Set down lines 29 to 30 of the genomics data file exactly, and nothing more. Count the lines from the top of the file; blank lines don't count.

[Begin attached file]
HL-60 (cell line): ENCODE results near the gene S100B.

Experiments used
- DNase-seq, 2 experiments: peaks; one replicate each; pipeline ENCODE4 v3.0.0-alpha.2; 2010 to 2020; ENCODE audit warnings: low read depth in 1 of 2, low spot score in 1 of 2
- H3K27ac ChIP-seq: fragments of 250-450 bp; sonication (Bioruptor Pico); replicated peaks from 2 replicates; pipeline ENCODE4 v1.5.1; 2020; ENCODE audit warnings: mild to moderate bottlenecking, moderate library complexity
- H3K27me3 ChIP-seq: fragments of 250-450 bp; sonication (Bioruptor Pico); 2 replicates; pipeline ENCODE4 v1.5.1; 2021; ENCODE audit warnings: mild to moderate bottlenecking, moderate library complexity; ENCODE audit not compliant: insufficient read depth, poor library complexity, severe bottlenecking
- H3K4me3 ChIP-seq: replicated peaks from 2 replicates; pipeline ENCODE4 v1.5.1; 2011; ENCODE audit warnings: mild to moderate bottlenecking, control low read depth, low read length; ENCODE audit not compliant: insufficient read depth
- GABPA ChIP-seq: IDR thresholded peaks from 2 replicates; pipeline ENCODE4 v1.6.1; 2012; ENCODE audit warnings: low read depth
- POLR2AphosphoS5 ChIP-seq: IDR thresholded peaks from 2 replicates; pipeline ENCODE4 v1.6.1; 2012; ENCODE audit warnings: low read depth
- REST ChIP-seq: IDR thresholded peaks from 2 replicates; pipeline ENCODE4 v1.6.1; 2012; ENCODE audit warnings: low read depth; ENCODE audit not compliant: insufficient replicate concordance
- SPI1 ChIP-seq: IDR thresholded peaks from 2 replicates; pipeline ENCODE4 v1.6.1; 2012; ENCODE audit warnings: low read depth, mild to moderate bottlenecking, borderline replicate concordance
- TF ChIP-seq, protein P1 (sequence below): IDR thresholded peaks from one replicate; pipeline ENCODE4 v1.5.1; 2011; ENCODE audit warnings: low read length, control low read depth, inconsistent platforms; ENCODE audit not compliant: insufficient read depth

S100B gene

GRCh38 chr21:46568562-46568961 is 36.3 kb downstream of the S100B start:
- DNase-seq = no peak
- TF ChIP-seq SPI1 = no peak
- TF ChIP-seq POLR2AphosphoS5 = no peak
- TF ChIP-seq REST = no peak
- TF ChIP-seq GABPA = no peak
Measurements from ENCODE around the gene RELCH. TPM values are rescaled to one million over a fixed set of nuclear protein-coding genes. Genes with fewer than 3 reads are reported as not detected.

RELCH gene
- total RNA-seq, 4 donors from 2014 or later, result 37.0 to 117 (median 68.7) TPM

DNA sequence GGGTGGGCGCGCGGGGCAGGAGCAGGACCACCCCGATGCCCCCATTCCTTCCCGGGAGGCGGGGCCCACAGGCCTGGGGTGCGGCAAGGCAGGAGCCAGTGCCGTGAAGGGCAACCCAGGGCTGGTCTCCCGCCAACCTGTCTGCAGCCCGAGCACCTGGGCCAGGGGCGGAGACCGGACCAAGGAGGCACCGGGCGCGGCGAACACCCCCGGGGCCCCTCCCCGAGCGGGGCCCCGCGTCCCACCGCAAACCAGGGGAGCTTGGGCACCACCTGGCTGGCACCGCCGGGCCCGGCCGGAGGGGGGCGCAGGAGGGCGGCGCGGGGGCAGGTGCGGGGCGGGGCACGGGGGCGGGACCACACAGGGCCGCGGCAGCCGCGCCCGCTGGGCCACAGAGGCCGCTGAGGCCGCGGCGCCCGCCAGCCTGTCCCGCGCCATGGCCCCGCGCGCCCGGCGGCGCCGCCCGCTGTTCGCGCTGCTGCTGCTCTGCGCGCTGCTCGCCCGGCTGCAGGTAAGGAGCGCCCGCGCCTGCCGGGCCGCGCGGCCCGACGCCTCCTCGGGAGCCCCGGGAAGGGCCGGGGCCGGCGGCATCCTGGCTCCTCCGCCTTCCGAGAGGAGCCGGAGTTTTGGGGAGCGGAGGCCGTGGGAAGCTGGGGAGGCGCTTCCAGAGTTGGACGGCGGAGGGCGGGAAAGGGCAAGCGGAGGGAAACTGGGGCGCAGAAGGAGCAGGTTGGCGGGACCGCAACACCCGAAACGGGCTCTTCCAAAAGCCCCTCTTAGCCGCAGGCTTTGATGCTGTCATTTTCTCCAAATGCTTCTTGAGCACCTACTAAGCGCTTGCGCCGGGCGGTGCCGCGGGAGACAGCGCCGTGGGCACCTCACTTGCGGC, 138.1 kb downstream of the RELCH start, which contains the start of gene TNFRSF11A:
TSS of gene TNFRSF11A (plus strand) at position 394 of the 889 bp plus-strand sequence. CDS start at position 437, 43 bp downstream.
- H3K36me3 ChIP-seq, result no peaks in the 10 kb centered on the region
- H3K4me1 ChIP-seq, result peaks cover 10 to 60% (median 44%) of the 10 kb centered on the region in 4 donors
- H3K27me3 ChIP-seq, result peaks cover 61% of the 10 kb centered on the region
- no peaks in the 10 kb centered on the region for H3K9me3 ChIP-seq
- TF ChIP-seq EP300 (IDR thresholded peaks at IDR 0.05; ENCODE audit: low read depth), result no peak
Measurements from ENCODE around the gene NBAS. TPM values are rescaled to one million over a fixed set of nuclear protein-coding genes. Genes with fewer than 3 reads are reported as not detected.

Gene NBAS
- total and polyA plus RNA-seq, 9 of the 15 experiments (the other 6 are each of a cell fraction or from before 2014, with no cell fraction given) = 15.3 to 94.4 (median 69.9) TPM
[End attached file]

Measurements from ENCODE around the gene NBAS. TPM values are rescaled to one million over a fixed set of nuclear protein-coding genes. Genes with fewer than 3 reads are reported as not detected.

Gene NBAS